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Make sure loyalty counts in the ecommerce space Published-Jan 11, 2016

For decades, the start of the end-of-year shopping season in the US has been marked by ‘Black Friday’ in the last week of November, with flash sales and extended store opening hours making it the biggest shopping day of the year. Since crossing the Atlantic a few years ago, Black Friday has had an incredible impact on the UK and European retail landscape.

But in the Middle East, it is ‘White Friday’ that is making waves.

Consumer appetite for online deals is stronger than ever... the recent White Friday smashed all previous records for e-commerce in the region, with Souq.com hosting more than 13 million visitors and selling more than 600,000 items, twice as many as during the 2014 promotion.

More than one in three of those items was purchased through the Souq.com mobile app, proof that brands and consumers in the Middle East are leading the way when it comes to engagement with m-commerce. Collinson Latitude’s own research into online Black Friday shopping activity in the UK found that more than a quarter of purchases were made on smartphones or tablets.

With consumer enthusiasm for online shopping showing no sign of waning and with smartphone penetration increasing, these trends are expected to continue. This year’s Christmas holiday shopping season could once again set a record, but brands will need to ensure they are providing the right environment and experience for customers if they are to take full advantage.

And there’s another twist to the story, as the short-term revenue boost produced by White Friday masks a missed opportunity to use online loyalty reward programmes to differentiate a brand from its competitors and secure longer-term customer engagement. But why is it so important to take advantage now?

Across all sectors, from retail to banking to travel, loyalty is big business. Companies understand that acquiring new customers is up to 10 times more expensive than retaining existing ones. Existing customers also spend 67 per cent more than first-time shoppers.

White Friday may have directed more than six times as many new shoppers to Souq.com as normal, but it terms of maintaining that engagement, the business case for running a loyalty programme is watertight. And if that wasn’t enough, Collinson Latitude’s recent study of more than 2,000 online shoppers tells us that rewards points and brand loyalty play a significant role in their buying decisions.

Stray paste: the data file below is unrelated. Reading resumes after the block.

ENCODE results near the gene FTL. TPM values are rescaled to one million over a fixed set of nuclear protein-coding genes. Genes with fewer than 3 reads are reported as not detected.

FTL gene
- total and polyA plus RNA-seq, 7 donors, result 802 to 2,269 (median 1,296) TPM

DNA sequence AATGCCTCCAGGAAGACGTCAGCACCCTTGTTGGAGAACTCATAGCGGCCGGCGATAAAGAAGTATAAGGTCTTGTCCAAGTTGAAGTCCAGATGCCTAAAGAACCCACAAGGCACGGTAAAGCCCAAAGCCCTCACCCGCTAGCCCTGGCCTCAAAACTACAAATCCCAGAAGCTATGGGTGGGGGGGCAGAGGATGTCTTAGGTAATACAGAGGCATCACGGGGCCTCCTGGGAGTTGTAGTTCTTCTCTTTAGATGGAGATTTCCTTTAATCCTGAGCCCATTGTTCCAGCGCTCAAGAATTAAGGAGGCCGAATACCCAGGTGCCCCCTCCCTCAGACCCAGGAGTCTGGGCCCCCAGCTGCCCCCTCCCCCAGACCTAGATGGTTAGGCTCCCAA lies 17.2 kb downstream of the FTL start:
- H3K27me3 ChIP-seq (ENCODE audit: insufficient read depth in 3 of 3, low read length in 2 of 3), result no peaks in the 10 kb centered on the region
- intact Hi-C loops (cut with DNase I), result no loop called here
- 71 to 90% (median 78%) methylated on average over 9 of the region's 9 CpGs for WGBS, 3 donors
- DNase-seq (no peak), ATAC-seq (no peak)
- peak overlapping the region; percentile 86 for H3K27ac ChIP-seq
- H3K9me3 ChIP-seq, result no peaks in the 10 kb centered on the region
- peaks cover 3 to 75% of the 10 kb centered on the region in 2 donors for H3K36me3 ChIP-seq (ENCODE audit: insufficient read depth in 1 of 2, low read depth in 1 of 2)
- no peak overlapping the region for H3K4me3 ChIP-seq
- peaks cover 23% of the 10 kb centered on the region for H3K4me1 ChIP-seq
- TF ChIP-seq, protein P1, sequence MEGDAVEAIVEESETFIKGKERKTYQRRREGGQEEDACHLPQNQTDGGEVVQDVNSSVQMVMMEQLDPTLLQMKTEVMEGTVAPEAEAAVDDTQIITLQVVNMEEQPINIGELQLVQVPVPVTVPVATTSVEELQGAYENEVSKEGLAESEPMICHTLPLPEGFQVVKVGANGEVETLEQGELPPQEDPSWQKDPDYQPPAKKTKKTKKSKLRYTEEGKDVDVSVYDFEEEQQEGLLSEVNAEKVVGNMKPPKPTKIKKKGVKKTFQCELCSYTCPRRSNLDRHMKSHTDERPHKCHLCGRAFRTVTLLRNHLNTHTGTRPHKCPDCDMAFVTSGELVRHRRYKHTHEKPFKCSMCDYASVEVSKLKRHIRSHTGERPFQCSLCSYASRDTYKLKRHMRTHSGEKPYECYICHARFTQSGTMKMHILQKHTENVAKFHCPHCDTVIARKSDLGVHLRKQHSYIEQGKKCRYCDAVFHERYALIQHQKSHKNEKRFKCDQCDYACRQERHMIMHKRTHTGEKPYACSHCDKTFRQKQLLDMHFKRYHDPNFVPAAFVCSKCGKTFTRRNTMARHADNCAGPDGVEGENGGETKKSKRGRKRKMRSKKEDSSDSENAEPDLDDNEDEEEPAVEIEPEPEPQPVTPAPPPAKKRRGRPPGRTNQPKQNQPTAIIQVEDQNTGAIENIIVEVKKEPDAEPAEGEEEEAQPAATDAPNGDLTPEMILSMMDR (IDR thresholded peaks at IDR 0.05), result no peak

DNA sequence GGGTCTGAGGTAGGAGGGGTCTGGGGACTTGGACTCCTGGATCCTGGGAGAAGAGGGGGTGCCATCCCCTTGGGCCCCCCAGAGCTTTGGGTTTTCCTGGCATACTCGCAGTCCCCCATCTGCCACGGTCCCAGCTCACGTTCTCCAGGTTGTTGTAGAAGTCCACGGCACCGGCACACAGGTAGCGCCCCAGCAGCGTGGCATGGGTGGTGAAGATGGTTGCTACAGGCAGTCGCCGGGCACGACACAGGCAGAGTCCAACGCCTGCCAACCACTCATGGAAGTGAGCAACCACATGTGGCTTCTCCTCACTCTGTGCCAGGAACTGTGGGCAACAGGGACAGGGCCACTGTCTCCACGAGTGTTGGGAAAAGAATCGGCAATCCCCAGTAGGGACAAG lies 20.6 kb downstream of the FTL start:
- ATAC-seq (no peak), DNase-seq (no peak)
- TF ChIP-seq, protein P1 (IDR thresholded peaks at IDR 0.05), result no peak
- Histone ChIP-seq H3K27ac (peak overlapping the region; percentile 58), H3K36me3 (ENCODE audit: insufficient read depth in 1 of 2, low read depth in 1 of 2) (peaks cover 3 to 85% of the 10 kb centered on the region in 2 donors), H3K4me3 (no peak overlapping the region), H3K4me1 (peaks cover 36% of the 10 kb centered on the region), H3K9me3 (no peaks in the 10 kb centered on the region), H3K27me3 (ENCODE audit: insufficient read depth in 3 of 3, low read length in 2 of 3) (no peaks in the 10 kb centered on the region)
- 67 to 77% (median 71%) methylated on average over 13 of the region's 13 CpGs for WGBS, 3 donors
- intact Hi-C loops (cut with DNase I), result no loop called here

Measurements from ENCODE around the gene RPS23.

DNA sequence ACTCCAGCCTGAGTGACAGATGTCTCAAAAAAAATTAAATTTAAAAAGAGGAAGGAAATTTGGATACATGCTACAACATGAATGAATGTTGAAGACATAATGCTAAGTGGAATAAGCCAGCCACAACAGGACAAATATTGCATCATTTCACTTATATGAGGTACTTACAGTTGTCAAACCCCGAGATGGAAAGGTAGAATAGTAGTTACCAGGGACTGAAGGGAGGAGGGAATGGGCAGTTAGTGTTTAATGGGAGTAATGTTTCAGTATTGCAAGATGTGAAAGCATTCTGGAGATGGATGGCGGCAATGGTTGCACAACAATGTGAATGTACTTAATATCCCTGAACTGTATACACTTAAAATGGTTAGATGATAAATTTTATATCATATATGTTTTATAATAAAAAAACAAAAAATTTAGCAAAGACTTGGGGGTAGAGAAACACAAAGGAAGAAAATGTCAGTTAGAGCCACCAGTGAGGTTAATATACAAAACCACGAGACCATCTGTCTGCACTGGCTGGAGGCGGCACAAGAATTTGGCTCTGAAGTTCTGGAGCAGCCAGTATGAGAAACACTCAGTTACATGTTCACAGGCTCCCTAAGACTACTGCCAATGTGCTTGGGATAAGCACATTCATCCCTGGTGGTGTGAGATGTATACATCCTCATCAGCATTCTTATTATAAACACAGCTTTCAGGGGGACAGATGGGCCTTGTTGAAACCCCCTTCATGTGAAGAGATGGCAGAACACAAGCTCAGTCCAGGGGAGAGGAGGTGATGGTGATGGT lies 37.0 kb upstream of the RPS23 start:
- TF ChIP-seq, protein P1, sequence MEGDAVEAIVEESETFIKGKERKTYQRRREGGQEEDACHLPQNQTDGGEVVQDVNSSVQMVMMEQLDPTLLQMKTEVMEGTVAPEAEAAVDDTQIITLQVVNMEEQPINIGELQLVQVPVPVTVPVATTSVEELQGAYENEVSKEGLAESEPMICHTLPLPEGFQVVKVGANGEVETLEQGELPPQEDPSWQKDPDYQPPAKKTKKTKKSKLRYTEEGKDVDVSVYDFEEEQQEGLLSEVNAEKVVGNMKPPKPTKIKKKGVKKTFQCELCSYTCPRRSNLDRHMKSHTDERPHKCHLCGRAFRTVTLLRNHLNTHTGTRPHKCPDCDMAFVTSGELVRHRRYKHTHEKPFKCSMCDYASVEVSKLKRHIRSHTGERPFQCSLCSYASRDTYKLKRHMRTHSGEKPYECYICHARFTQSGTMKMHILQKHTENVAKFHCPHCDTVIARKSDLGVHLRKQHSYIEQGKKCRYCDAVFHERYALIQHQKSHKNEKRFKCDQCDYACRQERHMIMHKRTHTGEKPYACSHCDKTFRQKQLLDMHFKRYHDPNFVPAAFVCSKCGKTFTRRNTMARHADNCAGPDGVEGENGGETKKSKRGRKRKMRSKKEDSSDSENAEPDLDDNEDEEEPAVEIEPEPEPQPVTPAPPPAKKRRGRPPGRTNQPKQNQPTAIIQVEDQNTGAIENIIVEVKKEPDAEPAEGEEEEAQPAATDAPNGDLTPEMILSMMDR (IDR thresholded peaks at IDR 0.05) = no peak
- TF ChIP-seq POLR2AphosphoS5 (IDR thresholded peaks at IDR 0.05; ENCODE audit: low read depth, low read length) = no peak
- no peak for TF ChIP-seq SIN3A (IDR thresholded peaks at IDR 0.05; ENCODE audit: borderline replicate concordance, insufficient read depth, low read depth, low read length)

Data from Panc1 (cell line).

Black Friday purchases were unsurprisingly driven by the desire to grab a great deal, but other, loyalty-led incentives weren’t far behind: ‘brand loyalty’ (58 per cent) and ‘reward points on offer’ (39 per cent) also scored highly.

Yet consumers told us that they planned to use just one in five of their online loyalty programmes for both Black Friday and Christmas shopping, suggesting that brands are not doing enough to convince programme members of the merits of shopping through online loyalty programmes like ‘earn malls’.

Respondents also cited the reasons they wouldn’t be using earn malls for their seasonal shopping; ‘a lack of special deals’ (34 per cent), ’I didn’t know I could use my programme’ (22 per cent), and ‘the offers aren’t relevant to me’ (13 per cent). It seems rewards programmes themselves are failing to communicate how and where members can earn reward points.

When asked which type of loyalty programmes they will use to earn points, the overwhelming majority of consumers (87 per cent) chose retail programmes, with finance (47 per cent) and travel (6 per cent) programmes falling a long way behind. A cause for concern, but also a clear opportunity for brands in these sectors.

Airlines, for instance, have long been leaders in the development of brand loyalty programmes. More than anything else, customers shopping online with airline reward programmes are looking for earn malls stocked with diverse, but relevant, non-core inventory rewards.

Travel brands must do more to make programme members aware of the ability to buy more than their core inventory offerings such as flights and hotel stays — and to earn points by doing so. When asked ‘what aspect of your reward programme could be improved for the holiday season’, 60 per cent of consumers pinpointed ‘more choice of rewards and retailers’.

Our research strongly suggests that loyalty programme providers, particularly those outside the retail sector, need to be thinking beyond price in order to make their shopping environments more attractive to their members.

Loyalty programme managers, especially in the lucrative travel and banking sectors, must deliver the right user experience and do more to inform customers of relevant deals and incentives — such as double points, special offers, and featured retailers — that will help them earn more points from their ordinary online shopping.

This year’s bigger and better sales events may seem a long way off. But for loyalty programme members, White Friday should be yet another opportunity to earn from ordinary online spending. For programme managers it’s a chance to increase customer engagement and maintain it — long after the day itself has passed.

 

 

 

Sourced By: gulfnews.com

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